Published: Updated on – 21:18, Thu – 10 November 22
Hyderabad: The Tata Institute for Basic Research (TIFR) conducts flights of 10 balloons for scientific purposes from the second week of November. The research is conducted by TIFR under the auspices of the Department of Atomic Energy and ISRO.
Balloons filled with hydrogen gas, carrying scientific instruments will be launched from the TIFR Balloon Facility, ECIL, Hyderabad, between 8 p.m. and 6:30 a.m. Scientific instruments are transported to reach altitudes of between 30 km and 42 km and held at those heights for periods ranging from a few hours to 10 hours and then released from the balloon, explained TIFR lead scientist B Suneel Kumar.
During the ascent and on the ceiling, the balloons will drift with the prevailing winds and the instruments could land at points as far away as around 200 to 350 km from Hyderabad. The drifts of the balloons will be on the Visakhapatnam-Hyderabad-Solapur line.
After release, the instruments will descend to the ground on large colored parachutes. The planned impact regions of the payload after release are – Adilabad, Bhadradri Kothagudem, Hyderabad, Jagtial, Jangoan, Jayshankar Bhupalpally, Jogulamba Gadwal, Kamareddy, Karimnagar, Khammam, Kumuram Bheem, Mahabubabad, Mahabubnagar, Mancherial, Medak, Medchal -Malkajgiri, Districts of Nagarkurnool, Nalgonda, Nirmal, Nizamabad, Peddapalli, Rajanna Sircilla, Rangareddy, Sangareddy, Siddipet, Suryapet, Vikrabad, Wanaparthy, Warangal, Yadadri Bhuvanagiri.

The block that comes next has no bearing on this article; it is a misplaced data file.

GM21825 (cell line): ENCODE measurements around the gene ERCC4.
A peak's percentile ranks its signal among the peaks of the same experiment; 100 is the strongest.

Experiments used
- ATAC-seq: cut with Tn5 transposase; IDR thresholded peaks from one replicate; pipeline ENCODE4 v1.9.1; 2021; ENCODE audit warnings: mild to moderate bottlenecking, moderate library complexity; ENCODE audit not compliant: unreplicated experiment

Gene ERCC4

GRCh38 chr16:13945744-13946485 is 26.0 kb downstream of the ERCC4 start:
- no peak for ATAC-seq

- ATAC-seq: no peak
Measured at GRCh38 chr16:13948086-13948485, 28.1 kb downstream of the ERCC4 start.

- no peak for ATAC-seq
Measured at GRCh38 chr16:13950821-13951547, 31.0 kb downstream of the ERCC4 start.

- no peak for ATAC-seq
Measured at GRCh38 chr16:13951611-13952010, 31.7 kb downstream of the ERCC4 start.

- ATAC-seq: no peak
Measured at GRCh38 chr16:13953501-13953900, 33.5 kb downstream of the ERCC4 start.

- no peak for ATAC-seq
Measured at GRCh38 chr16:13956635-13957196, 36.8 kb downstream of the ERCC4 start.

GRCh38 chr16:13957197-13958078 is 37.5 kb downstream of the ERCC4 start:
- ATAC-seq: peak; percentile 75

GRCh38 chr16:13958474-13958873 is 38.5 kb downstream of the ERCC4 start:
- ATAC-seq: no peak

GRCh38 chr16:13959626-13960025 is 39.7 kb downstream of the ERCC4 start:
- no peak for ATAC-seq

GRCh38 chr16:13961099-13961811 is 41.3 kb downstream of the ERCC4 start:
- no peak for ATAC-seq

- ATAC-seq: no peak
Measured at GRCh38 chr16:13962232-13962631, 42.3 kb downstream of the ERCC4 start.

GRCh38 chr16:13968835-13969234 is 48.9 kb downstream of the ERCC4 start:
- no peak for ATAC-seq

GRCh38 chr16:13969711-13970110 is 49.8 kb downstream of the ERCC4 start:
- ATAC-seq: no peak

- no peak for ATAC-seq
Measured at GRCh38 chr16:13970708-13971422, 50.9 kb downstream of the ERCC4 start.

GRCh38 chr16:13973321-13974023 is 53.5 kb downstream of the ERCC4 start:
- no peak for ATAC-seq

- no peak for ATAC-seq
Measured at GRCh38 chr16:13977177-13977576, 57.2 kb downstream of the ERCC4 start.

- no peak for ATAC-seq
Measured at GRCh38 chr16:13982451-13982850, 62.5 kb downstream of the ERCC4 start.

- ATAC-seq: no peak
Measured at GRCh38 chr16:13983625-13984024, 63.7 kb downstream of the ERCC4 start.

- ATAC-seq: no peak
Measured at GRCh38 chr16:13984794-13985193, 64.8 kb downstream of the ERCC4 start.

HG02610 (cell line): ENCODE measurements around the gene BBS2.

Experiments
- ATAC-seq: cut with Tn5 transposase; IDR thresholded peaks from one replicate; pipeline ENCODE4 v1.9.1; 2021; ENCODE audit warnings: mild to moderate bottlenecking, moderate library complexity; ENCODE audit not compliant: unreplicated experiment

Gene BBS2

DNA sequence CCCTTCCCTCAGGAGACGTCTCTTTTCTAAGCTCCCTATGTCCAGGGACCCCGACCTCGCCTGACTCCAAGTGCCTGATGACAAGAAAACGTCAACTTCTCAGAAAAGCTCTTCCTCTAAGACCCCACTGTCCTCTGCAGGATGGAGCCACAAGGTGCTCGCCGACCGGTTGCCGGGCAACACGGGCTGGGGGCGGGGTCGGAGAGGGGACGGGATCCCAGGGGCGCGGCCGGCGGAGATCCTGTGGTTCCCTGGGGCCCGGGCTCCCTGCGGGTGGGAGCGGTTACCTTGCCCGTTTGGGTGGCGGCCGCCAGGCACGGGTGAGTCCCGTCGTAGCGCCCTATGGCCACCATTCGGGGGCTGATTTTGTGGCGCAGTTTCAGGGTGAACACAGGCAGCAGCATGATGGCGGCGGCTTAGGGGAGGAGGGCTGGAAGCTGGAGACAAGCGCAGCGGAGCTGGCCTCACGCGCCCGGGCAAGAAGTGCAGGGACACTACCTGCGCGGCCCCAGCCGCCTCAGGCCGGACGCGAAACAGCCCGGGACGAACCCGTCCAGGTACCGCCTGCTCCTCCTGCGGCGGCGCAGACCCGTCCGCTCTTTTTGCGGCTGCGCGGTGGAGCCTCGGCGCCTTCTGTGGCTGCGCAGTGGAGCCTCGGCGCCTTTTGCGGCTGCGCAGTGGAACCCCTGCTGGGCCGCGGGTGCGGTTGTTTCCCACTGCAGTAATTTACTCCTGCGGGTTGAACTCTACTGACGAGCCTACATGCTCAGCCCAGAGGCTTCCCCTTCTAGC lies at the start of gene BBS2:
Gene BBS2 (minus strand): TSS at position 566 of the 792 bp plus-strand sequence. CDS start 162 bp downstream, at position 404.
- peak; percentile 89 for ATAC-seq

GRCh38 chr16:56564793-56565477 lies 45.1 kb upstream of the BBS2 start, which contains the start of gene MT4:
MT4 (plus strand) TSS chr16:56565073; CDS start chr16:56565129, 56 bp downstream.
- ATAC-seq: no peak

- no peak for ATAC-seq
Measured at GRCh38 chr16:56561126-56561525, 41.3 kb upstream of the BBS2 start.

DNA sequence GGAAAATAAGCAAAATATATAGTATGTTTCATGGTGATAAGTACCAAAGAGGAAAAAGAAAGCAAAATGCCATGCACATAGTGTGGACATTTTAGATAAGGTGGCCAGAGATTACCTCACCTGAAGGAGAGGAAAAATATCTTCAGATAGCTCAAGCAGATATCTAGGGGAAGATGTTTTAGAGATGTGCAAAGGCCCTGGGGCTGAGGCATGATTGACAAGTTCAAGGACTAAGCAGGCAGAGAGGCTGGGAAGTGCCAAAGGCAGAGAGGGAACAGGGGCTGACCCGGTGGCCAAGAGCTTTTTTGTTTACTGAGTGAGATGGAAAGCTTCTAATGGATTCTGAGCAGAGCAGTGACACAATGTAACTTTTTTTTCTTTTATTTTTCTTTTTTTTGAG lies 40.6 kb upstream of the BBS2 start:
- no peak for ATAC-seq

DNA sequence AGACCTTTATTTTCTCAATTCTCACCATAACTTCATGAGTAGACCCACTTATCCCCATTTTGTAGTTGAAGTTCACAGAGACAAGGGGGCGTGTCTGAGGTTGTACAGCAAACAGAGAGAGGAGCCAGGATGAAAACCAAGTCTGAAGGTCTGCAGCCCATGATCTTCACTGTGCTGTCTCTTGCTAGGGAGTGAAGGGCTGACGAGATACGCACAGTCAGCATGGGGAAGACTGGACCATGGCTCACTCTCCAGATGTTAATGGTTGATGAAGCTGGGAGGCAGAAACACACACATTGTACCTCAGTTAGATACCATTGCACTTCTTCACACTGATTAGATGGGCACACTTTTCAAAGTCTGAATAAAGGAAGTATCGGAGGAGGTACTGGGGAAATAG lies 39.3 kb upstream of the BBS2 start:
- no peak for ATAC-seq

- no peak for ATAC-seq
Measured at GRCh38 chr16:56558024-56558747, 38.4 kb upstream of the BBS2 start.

Suneel Kumar said the instruments were extremely sensitive and valuable and scientific data would be lost if tampered with. There may be dangerous high voltages on some of the instruments only if the instruments were opened, otherwise they were safe and harmless, he said.
People who find the parachute and instruments were asked not to remove them from their landing place and were asked to contact the nearest police station, post office and district administration. Scientists carrying out these experiments would then collect the instruments and pay the discoverer an appropriate reward, he said, adding that no reward will be paid if the instrument is found open or tampered with.